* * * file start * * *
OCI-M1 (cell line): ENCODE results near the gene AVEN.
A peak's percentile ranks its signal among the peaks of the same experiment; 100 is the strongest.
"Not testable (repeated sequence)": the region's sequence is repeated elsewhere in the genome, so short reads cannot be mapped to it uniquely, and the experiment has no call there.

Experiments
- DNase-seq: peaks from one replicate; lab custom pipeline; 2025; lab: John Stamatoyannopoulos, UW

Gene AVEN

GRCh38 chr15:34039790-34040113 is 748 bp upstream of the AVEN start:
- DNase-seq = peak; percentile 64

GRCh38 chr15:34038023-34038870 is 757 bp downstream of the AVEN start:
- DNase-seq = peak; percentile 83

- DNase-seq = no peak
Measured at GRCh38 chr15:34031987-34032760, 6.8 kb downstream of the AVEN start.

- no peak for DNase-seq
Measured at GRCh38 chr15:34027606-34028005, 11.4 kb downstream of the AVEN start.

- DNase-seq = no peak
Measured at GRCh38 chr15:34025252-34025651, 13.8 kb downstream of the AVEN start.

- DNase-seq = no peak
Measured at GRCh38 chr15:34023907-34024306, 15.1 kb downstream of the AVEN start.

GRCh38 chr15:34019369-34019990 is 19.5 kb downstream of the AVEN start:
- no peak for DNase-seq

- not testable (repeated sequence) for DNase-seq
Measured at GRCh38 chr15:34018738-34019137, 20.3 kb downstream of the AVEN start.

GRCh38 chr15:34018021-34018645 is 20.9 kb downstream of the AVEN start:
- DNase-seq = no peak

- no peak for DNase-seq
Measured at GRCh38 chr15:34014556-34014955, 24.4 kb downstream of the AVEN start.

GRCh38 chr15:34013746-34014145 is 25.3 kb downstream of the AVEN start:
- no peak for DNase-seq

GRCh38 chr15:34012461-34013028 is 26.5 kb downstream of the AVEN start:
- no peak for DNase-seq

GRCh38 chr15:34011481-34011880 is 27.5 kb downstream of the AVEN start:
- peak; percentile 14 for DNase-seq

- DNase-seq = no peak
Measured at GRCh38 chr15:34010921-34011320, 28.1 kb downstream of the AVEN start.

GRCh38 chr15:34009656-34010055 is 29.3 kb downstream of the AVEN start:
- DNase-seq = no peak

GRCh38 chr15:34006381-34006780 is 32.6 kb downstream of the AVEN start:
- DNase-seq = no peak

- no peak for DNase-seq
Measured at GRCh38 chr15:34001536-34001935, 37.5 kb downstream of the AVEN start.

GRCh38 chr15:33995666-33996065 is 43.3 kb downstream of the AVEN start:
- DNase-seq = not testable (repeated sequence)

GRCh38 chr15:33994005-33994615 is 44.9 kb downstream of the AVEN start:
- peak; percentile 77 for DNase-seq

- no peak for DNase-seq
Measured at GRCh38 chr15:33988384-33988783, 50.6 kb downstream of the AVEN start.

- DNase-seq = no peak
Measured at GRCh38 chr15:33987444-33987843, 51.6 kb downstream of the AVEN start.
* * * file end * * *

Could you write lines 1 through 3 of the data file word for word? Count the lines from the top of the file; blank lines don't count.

OCI-M1 (cell line): ENCODE results near the gene AVEN.
A peak's percentile ranks its signal among the peaks of the same experiment; 100 is the strongest.
"Not testable (repeated sequence)": the region's sequence is repeated elsewhere in the genome, so short reads cannot be mapped to it uniquely, and the experiment has no call there.